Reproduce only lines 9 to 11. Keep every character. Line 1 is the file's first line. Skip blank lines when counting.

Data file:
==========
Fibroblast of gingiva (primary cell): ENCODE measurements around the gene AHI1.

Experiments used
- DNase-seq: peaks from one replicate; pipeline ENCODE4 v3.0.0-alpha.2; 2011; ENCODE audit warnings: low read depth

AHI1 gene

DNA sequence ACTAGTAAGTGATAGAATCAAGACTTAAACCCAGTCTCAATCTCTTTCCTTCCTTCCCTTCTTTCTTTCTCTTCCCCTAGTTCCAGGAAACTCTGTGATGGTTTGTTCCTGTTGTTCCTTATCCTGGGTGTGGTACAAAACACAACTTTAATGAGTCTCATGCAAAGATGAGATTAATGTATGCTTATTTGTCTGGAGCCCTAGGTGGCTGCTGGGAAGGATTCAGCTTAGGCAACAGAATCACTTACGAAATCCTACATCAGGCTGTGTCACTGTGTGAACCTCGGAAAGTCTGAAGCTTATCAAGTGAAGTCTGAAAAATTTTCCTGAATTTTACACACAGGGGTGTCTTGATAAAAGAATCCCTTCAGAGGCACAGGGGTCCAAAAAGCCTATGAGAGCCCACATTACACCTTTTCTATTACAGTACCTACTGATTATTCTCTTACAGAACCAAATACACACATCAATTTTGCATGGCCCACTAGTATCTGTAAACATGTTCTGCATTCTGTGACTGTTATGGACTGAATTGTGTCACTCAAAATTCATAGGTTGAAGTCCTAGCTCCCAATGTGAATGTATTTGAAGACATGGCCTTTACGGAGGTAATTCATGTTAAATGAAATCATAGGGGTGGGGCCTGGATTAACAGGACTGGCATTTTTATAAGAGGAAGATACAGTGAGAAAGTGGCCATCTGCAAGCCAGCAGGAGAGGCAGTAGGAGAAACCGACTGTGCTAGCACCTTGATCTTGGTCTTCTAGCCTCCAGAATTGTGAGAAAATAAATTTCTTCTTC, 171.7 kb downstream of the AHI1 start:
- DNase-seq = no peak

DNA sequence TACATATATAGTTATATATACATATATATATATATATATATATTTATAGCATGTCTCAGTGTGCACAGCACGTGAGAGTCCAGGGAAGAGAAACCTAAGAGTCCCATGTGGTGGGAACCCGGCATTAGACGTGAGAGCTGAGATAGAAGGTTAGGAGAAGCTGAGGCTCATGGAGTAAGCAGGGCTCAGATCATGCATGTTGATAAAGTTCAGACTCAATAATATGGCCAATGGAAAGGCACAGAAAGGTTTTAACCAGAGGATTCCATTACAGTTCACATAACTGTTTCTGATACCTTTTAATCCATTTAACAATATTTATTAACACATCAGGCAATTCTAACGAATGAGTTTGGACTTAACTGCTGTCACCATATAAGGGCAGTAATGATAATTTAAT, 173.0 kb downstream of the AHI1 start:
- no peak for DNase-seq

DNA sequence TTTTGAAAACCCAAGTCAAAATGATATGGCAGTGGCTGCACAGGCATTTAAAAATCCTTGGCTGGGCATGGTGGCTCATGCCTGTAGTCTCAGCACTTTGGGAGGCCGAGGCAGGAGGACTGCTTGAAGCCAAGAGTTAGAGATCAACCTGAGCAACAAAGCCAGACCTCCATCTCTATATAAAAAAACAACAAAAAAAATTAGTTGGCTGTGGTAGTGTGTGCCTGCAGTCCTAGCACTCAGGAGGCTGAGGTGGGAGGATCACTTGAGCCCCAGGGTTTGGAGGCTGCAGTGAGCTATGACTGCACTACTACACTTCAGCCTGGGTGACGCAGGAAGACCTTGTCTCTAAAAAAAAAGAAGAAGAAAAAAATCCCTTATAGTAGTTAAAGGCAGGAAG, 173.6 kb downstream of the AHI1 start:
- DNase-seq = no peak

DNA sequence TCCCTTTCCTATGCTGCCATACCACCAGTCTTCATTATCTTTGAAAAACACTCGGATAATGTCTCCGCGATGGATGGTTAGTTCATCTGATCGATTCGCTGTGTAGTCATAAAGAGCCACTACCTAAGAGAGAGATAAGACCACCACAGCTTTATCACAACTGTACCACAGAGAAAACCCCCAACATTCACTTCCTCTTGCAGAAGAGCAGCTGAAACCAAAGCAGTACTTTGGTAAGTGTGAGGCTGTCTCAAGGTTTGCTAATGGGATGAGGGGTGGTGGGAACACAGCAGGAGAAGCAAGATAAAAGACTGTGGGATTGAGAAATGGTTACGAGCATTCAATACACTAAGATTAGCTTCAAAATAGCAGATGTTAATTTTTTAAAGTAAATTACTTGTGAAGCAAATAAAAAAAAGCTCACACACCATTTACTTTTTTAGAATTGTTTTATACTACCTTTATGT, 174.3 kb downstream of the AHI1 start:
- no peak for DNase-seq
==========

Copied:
DNA sequence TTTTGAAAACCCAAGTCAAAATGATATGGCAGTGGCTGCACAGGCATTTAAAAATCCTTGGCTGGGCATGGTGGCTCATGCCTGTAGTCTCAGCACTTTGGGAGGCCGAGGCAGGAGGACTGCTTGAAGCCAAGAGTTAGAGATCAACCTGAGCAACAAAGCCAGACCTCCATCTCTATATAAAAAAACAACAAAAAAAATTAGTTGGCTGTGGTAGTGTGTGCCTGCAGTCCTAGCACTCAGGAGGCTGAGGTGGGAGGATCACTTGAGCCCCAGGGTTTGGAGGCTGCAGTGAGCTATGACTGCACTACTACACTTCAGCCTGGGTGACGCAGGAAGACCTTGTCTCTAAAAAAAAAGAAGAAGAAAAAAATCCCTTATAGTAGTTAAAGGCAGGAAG, 173.6 kb downstream of the AHI1 start:
- DNase-seq = no peak

DNA sequence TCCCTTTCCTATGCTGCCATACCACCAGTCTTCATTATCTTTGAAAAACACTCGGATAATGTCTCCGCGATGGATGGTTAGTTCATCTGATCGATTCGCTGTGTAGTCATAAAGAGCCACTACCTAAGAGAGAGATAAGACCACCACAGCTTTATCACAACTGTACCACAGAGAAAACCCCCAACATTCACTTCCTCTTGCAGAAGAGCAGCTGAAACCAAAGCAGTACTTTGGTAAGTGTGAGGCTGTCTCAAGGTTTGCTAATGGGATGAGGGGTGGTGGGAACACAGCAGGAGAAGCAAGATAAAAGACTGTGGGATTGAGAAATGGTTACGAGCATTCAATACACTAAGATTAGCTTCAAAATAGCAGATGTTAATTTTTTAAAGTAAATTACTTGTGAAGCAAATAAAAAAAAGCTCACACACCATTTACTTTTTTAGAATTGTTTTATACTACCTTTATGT, 174.3 kb downstream of the AHI1 start: